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Agave Nectar


Agave Syrup (also called agave nectar)
A sweetener produced in Jalisco, Mexico, from several species of agave, including Blue Agave. Agave syrup is sweeter than honey, though less viscous. There are only three major producers of agave nectar in the world.

 To produce agave nectar, juice is expressed from the core of the agave, called the piña. The juice is filtered, then heated, to hydrolyze carbohydrates into sugars. The main carbohydrate is a complex form of fructose called inulin or fructosan. The filtered, hydrolyzed juice is concentrated to a syrup-like liquid a little thinner than honey. 
 Agave syrup consists primarily of fructose and glucose. One source gives 92% fructose and 8% glucose; another gives 56% fructose and 20% glucose. These differences presumably reflect variation from one vendor of agave syrup to another.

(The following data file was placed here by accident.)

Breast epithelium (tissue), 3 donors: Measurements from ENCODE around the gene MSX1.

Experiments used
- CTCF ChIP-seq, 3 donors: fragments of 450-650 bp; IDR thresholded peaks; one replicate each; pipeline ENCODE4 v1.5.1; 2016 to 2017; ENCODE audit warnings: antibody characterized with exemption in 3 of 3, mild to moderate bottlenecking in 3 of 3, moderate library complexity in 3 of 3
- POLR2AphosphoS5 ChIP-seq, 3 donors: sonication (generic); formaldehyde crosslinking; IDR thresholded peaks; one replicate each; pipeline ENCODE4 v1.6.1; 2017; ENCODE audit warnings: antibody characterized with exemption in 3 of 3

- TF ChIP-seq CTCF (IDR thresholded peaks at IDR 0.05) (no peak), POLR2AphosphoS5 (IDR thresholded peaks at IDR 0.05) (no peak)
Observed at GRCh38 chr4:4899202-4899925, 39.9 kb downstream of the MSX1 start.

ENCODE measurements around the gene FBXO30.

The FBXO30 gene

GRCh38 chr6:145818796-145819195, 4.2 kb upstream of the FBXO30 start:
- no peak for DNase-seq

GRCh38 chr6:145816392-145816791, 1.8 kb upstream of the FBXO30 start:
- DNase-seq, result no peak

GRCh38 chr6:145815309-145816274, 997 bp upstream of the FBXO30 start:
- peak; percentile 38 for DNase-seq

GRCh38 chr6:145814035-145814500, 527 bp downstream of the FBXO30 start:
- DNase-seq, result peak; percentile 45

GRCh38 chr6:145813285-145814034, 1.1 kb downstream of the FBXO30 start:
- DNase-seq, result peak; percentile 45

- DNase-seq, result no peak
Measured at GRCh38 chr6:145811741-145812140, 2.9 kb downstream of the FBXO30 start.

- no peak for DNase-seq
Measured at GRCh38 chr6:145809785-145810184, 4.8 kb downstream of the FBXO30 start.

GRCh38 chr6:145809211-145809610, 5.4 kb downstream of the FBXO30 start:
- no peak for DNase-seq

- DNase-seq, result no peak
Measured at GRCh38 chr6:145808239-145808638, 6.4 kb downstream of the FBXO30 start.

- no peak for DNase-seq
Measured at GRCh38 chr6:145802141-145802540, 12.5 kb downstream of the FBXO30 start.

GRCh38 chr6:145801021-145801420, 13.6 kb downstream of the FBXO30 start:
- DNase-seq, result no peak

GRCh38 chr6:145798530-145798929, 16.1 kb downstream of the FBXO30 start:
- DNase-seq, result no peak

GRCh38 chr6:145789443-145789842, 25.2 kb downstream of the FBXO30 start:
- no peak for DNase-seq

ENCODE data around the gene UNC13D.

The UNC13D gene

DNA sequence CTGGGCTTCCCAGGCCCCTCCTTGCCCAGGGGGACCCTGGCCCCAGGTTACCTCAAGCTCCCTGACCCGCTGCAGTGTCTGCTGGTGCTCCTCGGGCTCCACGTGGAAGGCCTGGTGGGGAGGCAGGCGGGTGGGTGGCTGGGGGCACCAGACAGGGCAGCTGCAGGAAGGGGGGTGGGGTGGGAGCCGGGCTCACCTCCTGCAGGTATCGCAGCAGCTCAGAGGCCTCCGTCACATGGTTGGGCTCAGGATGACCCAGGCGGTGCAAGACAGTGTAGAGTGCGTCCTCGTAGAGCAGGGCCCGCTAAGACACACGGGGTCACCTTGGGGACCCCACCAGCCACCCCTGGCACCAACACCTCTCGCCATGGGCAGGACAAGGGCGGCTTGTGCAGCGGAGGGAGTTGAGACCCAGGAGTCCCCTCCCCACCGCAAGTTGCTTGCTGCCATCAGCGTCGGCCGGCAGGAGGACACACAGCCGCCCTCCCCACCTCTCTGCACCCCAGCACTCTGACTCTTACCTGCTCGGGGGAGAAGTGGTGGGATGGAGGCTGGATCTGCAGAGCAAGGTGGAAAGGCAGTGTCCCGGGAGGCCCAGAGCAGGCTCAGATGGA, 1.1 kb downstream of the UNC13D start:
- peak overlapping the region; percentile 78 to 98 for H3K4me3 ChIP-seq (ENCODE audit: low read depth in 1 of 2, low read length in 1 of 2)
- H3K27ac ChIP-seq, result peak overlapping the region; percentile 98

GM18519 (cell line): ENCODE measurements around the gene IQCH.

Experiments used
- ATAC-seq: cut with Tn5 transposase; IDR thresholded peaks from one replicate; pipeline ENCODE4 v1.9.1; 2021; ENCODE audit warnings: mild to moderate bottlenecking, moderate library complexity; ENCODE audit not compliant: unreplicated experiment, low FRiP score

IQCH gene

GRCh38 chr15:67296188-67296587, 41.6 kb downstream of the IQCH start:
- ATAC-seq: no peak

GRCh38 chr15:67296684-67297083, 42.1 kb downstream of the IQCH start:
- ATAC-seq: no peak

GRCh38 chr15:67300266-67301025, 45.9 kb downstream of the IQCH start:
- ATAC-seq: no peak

Agave Nectar as a Sweetener
 Only recently has it become used as a sweetener. It has a low glycemic level and is a delicious and safe alternative to table sugar. Unlike the crystalline form of fructose, which is refined primarily from corn, Agave Nectar is sweet in its natural form.
Because it is sweeter than table sugar, less is needed in recipes and meals. It can be most useful for people who are diabetic, have insulin resistance (Type II, non-insulin dependant) or are simply watching their carbohydrate intake.

Agave Nectar is the recommended natural caloric sweetener in low calorie diets for reduction and weight control, mainly when it is added to non-acid foods and beverages. It may be used in less quantity than sucrose or synthetic sweeteners, obtaining the same sweetness level with fewer calories.

Due to its slow absorption by the human body, Agave Nectar works as an intelligent caloric food, since it is absorbed according to the body needs.